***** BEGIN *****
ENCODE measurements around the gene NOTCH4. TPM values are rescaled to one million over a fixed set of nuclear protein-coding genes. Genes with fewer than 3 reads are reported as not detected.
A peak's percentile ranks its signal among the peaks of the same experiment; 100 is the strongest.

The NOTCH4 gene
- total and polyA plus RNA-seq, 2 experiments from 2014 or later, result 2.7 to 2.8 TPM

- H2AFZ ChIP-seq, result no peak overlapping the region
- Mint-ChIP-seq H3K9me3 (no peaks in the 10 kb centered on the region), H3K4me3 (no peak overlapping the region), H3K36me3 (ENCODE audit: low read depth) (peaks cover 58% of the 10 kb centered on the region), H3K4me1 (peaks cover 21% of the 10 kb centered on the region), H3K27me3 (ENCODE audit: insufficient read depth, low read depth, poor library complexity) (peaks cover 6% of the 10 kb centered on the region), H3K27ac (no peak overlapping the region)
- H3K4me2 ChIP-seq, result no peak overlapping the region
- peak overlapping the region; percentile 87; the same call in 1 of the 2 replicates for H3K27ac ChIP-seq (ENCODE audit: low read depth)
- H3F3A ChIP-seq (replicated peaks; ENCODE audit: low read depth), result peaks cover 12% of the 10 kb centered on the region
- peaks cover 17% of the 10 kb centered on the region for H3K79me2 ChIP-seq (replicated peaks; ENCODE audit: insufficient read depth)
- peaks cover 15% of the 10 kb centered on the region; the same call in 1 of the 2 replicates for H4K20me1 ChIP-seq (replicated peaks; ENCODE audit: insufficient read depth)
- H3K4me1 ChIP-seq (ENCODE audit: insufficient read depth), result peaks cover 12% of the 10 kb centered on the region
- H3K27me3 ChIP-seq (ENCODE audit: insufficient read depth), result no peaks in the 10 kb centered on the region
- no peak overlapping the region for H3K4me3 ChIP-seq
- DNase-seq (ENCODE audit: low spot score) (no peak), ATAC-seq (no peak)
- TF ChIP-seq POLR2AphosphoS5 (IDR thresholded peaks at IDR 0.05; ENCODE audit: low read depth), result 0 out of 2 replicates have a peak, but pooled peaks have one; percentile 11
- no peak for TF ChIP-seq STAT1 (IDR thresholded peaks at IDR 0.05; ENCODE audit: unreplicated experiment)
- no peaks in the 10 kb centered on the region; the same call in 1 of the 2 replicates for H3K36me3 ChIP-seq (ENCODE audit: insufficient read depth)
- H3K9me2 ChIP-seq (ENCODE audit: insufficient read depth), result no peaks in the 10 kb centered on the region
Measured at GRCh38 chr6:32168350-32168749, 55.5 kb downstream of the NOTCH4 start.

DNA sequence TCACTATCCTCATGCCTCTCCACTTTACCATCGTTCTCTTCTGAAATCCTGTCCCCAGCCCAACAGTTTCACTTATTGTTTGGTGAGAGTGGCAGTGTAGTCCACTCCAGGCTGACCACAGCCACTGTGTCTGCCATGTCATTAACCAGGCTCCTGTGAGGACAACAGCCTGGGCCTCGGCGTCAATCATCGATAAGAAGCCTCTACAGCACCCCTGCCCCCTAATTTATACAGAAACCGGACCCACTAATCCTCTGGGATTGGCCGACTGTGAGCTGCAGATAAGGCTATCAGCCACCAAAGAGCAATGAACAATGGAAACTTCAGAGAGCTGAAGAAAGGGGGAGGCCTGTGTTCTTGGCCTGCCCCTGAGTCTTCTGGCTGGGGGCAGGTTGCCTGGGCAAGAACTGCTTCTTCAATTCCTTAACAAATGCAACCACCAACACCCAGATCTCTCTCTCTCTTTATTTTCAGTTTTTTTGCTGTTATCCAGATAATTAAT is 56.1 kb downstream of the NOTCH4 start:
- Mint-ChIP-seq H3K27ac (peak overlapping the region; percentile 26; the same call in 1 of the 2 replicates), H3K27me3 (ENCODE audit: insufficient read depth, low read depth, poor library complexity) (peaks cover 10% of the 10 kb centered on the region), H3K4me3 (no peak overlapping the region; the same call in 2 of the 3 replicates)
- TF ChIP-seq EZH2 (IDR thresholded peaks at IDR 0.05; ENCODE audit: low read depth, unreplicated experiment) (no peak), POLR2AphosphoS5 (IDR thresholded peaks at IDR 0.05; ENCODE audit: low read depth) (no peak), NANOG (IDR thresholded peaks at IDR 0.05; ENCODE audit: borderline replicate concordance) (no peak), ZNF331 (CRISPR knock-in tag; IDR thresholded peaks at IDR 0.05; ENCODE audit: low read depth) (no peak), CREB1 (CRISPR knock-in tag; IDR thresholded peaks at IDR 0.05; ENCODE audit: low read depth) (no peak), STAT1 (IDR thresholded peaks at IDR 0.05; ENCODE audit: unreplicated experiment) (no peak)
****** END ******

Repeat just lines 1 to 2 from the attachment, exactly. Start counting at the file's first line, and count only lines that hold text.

ENCODE measurements around the gene NOTCH4. TPM values are rescaled to one million over a fixed set of nuclear protein-coding genes. Genes with fewer than 3 reads are reported as not detected.
A peak's percentile ranks its signal among the peaks of the same experiment; 100 is the strongest.